Short Takes

IOP Group to Stage Mock Elections

A student group at the Institute of Politics (IOP) will hold mock presidential elections for undergraduates one week before the general election, an organizer said Monday.

The IOP Student Advisory Committee (SAC) will conduct the election to focus political awareness on campus as the institute's undergraduate governing body.

"[The election is] beneficial to Harvard students' understanding of their own political beliefs," said Kathryn L. Keogh '89, who is the election organizer.

More than 4500 undergraduates participated in a similar election the SAC held four years ago, she said. That poll was covered by the New York Times and The Boston Globe, Keogh said.

Balloting will take place throughout the houses and at the freshman dining hall on Tuesday. The SAC will announce results by Friday.

The SAC will break dow results according to gender, class year, house affiliation and possibly home state, but organizers cautioned against interpreting its results as an official study.

Weld Soap Dish Falls, Cutting Student's Foot

Lydia S. Hoff `92 had a bad Monday morning this week.

The Weld South freshman was showering when a heavy porcelain soapdish fell suddenly onto her right foot, gashing her fourth toe and pinky.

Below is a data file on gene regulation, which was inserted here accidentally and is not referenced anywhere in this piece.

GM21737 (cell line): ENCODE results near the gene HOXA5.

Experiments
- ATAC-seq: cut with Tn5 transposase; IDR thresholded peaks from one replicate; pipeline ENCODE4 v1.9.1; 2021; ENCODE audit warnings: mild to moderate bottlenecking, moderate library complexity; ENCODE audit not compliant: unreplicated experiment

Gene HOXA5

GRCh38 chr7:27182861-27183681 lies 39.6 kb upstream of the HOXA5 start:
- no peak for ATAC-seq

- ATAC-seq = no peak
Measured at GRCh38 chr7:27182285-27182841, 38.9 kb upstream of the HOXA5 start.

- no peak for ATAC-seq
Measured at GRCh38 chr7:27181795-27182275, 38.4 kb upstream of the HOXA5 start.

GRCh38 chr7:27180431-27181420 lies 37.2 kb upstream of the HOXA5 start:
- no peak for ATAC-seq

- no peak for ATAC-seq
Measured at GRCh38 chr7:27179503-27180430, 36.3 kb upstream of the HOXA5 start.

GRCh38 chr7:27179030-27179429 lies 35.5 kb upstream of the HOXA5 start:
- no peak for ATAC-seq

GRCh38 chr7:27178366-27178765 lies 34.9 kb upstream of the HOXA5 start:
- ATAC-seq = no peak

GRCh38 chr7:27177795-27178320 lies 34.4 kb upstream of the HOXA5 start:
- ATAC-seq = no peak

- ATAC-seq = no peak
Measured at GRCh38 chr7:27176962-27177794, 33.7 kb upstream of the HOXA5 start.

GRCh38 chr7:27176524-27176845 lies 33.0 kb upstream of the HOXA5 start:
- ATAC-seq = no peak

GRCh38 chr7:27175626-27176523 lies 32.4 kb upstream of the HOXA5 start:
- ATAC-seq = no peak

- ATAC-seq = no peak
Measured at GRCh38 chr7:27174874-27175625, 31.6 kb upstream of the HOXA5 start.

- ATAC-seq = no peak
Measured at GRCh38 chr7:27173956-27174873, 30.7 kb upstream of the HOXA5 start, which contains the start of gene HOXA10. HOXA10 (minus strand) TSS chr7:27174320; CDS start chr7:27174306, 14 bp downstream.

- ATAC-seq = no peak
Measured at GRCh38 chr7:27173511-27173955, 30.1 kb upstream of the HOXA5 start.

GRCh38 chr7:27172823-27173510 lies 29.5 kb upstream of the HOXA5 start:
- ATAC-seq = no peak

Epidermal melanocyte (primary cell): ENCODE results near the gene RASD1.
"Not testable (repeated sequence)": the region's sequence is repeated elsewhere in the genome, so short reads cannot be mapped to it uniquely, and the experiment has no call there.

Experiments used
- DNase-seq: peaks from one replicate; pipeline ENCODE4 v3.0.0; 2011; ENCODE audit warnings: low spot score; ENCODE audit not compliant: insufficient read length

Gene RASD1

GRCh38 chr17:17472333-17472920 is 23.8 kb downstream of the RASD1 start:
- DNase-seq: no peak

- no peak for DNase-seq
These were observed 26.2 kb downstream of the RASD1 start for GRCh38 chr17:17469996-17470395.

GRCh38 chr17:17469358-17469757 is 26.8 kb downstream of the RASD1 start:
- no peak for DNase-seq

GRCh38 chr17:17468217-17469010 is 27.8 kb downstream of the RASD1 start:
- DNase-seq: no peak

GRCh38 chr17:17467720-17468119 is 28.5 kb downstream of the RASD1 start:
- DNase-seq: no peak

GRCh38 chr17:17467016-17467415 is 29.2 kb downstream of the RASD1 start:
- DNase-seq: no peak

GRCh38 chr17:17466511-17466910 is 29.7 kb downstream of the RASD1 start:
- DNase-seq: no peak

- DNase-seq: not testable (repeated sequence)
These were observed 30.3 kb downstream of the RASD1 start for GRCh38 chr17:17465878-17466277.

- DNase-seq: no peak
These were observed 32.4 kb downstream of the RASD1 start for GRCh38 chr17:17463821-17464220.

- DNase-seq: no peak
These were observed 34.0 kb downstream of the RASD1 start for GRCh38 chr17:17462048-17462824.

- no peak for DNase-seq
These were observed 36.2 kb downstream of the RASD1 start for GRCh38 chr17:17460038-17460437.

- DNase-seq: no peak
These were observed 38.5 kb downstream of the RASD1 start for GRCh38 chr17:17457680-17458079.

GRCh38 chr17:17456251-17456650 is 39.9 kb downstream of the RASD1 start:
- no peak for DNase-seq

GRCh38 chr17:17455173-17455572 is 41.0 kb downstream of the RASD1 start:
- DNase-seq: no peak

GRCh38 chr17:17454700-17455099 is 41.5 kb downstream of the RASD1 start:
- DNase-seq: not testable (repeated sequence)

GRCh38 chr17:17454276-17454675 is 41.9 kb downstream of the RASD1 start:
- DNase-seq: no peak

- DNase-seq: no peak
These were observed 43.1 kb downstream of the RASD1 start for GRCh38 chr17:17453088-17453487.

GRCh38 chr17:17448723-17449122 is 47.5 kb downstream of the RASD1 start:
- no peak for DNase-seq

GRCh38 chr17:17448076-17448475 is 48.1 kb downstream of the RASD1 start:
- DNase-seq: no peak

"I was putting the soap back into the dish on the wall," Hoff said. "I did not touch the dish and it fell out of the wall onto my foot...I thought it had broken two toes--they were black and blue and swollen."

The dish fell without warning and had not been loose, Hoff said.

Though Hoff said she was not planning to sue, she said her father wants to file a complaint.

Yard Superintendent Catherine Bray called the incident "bizarre" and said it was a rare occurrence.

Meanwhile, Hoff calls her condition "a pain. I can't eat without somebody to get all of my food for me." But she added, "My roommates bought me flowers and Wheat Thins."

Hoff's injury was not the first bizarre occurrence reported in Weld Hall. A freshman in the fall of 1985 reported seeing a ghost in her common room there.

Psychology Assoc. Honors William James

For the third year in a row, the William James Society marked the achievements of its namesake in a lecture yesterday.

A group of 20 attended the talk at Swedenborg Chapel, given by Eugene I. Taylor, associate professor of psychology. Taylor called James a "giant of an intellect" who articulated ideas that are still discussed today in a broad range of disciplines.

James, a Harvard professor, was among the preeminent American thinkers of the late 19th Century, and helped found the pragmatist school of thought.

Nancy C. Braverman '89, projects coordinator for the William James Society, said the organization's goal is to help students "get more familiar with professors" in informal discussions, lectures, colloquia, and dinners. She added that the group is planning events that are "not exclusively for people interested in psychology," possibly including a panel on eating disorders, she said.